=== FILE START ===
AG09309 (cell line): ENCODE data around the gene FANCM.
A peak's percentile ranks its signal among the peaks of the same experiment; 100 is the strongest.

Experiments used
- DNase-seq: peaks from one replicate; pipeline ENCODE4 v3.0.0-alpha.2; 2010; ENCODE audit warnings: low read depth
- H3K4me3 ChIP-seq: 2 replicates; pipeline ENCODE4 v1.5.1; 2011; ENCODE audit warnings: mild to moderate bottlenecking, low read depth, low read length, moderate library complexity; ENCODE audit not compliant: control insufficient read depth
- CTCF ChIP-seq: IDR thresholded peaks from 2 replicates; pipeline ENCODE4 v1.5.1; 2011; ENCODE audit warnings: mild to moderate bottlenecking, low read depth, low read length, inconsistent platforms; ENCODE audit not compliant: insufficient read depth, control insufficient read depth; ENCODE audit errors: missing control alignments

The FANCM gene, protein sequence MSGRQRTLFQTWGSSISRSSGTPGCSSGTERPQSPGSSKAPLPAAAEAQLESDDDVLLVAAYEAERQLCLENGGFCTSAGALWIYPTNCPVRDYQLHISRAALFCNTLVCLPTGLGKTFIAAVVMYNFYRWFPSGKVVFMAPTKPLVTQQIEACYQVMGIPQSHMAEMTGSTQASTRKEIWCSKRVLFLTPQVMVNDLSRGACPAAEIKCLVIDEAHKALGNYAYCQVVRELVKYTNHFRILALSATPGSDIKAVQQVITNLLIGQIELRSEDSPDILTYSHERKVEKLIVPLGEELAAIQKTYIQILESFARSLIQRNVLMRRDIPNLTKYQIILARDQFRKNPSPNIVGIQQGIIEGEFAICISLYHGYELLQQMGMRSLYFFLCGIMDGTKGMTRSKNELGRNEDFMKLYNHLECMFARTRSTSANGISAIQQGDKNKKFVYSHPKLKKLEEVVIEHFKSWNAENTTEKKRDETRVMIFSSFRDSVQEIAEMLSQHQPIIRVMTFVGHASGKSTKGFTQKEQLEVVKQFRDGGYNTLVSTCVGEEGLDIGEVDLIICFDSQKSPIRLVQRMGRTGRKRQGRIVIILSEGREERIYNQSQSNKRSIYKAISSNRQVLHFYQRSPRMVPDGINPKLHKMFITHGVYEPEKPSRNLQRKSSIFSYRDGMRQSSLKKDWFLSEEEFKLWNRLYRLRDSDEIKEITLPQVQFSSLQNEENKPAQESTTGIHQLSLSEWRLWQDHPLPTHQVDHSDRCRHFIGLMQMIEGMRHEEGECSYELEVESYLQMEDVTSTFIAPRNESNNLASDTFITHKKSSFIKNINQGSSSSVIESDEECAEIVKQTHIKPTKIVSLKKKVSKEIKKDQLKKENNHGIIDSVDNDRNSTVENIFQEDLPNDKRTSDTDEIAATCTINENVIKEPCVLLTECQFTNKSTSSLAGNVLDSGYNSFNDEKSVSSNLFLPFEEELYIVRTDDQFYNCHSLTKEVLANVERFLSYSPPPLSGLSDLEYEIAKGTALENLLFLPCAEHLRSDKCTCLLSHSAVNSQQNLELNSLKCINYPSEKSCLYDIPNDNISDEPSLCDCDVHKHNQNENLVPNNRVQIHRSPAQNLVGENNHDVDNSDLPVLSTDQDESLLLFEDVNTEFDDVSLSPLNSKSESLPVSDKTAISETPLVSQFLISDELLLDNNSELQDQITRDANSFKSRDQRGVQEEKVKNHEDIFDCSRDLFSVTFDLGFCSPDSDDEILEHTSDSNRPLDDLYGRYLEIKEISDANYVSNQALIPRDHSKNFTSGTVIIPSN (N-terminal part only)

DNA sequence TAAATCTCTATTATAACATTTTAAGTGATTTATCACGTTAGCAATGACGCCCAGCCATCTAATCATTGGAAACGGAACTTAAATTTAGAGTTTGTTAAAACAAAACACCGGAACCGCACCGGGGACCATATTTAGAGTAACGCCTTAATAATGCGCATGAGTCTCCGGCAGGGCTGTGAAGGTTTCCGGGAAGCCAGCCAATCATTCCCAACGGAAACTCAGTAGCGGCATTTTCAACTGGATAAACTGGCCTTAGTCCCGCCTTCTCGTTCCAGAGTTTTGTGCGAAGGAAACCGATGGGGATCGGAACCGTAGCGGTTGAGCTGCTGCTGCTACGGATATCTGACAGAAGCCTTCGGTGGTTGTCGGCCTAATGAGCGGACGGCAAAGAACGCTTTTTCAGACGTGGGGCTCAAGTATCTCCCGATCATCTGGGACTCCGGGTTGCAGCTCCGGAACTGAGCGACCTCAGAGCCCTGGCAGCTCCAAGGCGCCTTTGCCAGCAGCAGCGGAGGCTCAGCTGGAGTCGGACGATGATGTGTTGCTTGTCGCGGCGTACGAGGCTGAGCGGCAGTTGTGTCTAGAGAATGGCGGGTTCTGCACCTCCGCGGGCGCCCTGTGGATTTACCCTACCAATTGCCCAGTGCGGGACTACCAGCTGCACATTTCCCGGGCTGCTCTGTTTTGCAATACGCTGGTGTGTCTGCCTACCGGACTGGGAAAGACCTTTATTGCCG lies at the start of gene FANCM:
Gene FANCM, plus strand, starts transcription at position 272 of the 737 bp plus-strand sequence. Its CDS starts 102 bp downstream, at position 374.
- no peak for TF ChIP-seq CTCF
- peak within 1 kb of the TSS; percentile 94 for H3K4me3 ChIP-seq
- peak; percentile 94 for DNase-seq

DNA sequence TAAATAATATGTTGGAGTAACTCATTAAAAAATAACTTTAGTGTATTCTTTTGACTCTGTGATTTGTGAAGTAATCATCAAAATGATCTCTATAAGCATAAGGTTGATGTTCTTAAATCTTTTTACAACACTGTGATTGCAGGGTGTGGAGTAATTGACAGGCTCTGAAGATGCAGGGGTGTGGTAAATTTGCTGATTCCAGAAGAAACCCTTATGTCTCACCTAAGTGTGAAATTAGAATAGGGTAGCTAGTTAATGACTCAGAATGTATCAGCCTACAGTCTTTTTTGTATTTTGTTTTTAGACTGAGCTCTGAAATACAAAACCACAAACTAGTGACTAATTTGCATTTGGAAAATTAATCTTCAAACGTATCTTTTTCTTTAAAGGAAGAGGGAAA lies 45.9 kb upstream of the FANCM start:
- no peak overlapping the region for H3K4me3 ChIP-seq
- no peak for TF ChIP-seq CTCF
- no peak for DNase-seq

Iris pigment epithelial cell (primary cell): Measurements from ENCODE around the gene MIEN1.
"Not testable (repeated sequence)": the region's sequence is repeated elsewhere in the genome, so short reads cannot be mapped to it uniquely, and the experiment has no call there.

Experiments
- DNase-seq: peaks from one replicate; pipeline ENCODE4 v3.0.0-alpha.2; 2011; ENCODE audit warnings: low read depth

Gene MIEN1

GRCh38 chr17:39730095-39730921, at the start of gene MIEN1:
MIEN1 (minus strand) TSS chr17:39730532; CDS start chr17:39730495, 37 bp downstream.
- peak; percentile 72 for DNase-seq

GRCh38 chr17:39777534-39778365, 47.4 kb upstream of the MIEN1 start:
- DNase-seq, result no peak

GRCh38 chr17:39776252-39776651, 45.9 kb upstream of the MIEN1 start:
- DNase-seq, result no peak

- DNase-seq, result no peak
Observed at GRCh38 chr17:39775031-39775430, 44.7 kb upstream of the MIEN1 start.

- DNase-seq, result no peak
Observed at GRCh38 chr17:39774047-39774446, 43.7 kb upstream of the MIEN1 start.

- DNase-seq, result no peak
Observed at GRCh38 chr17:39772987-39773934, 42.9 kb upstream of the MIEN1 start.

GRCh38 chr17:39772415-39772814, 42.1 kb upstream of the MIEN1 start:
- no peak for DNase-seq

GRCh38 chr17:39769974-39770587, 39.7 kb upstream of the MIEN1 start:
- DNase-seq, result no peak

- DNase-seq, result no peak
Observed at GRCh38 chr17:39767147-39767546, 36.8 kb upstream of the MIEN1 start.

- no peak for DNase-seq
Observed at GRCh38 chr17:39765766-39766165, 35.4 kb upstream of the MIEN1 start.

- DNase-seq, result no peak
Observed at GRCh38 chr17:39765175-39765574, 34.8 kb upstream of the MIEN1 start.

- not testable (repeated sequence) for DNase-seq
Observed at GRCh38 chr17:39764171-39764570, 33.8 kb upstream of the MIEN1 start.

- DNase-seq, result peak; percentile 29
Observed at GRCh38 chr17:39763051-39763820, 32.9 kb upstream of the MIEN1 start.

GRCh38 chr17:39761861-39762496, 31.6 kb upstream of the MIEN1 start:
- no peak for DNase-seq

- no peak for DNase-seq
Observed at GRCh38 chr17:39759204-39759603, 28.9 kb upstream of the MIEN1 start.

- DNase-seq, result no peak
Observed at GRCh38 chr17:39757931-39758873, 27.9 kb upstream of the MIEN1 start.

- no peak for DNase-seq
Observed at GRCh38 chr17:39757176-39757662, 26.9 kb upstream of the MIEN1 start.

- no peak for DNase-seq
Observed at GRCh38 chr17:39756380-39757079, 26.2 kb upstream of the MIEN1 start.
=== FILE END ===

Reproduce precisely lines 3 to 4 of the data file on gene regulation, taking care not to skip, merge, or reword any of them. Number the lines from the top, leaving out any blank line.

Experiments used
- DNase-seq: peaks from one replicate; pipeline ENCODE4 v3.0.0-alpha.2; 2010; ENCODE audit warnings: low read depth